Ghana's commerce body encourages self-reliant economy

port-JayOwens-flickrThe Ghana Chamber of Commerce and Industry (GCCI) is working with the government to ensure that the country’s current pledge of changing its import dependent economy to a homegrown one becomes a reality and a way of life for the citizens

Ghana’s current total debt ratio is over sixty percent to its Gross Domestic Product (GDP). The government’s self-reliance policy, which it initiated vigorously to help bring sanity in the economy is yielding positive results, but it also needs the entirety of the business community and the people of Ghana to exhibit total commitment to ensure continuous economic growth.

The Ghana Chamber of Commerce and Industry (GCCI), which represents the business community, is determined and willing to partner government in such an economic revival through collaboration. The government has a bigger role to play in its push for the promotion of made-in-Ghana goods since it is incumbent on it, to be resourcing local industries sustainably. It is by this, that its homegrown economic philosophy will be materialised.

Seth Adjei Baah, president of GCCI said, “It is only when the local industries are resourced to take up the challenge that the crusade for the promotion of the use of made-in-Ghana goods can materialise.”

It is refreshing to note that the GCCI is spreading its tentacles wider to the international business community for greater investment opportunities, to complement the efforts being made by government on the self-reliance policy. Both the GCCI and the Ankara Chamber of Commerce of Turkey have signed an MoU to establish an industrial zone, which will in future host local industries. This will be a major boost for the churning out of local goods for the domestic market.

Despite the fact that Ghana is currently facing economic challenges in the areas of free fall of the cedi and erratic power supply, the president of the GCCI has been making countless attempts to woo foreign investors to invest in Ghana.

Adjei Baah recently discussed rewarding investment opportunities in Ghana with Turkish investors in Accra, urging them to focus on the country’s business environment, which is still favourable and supportive to foreign investors, assuring that the private sector is working together with government to overcome the country’s economic challenges.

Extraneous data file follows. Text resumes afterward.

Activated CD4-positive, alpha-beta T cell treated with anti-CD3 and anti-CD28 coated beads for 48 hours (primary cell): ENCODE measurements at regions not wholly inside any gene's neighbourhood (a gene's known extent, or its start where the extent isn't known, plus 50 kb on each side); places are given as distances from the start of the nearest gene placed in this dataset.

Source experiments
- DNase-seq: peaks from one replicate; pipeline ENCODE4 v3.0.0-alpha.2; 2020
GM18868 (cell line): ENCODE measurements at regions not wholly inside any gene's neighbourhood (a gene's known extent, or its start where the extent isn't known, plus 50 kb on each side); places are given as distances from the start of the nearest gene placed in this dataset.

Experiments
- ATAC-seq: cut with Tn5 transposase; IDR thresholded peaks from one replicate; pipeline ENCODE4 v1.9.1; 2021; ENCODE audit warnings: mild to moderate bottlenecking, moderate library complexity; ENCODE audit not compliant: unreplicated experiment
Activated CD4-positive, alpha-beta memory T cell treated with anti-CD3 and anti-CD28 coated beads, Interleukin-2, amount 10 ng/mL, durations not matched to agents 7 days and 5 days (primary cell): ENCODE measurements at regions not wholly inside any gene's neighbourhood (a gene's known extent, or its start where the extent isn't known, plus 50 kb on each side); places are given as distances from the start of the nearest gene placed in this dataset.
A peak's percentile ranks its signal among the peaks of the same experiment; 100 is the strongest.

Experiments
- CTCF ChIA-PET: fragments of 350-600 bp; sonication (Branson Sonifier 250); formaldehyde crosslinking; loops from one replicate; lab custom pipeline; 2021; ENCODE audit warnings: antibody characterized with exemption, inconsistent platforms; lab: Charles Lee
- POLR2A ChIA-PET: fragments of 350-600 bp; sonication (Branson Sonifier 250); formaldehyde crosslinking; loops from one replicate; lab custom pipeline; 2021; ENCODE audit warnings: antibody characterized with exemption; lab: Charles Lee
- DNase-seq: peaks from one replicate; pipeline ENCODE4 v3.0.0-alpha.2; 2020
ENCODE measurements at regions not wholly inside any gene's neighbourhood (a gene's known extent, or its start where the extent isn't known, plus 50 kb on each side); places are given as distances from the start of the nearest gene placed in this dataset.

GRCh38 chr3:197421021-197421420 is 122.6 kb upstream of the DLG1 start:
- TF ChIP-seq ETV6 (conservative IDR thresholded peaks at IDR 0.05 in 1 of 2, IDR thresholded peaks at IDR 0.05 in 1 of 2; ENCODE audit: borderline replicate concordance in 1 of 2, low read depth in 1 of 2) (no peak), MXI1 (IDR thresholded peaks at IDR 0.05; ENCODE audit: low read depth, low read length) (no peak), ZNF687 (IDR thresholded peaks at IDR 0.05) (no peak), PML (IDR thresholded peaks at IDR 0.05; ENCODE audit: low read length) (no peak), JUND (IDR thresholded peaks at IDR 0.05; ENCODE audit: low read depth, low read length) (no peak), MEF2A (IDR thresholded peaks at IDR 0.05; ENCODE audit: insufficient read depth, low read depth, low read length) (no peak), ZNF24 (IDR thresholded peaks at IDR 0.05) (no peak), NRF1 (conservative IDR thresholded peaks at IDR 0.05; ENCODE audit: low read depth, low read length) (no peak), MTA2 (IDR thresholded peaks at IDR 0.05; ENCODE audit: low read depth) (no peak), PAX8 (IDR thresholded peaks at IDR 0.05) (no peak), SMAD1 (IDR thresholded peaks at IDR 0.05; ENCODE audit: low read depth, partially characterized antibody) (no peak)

With plans to boost private sector businesses, the GCCI, under its auspices has made it possible for Ghana and Vietnam to enter into a partnership to boost imports and exports.

With regard to Vietnam, all types of metal minerals have been found in that country and most of them have great industrial scale exploitation capacity. The most remarkable are iron ore with reserves of 1.8bn tonnes, exploratory reserves of one billion tonnes, bauxite with reserves of 6.6bn tonnes, exploratory reserves of four billion tonnes and approximately one billion tons of titanium. Vietnam also has a great non-metallic potential such as apatite with reserves of two billion tonnes.

Chile is another country the GCCI has recently engaged with, by way of a Chilean business delegation, consisting of twelve companies visited Ghana for investment opportunities. According to a statement from the Embassy of Chile in Ghana, “It will also be an opportunity for local Ghanaian businesses to showcase their products, and seek potential markets in Chile.”

Again, the United States Agency for International Development (USAID), in partnership with the GCCI, has opened a resource centre in Accra, to support Ghanaian exporters.

The director of trade hub and African Partners Network at the USAID, Jeffrey Povolny, said that the centre will encourage competition and increase exports from Ghana to the global market. This, according to him, will generate employment opportunities thereby increasing growth in the economy.

These, and myriads of other international business engagements being spearheaded by the GCCI are huge and positive of which the benefits will soon be manifesting in exponential growth of the economy.

- Emmanuel Yartey

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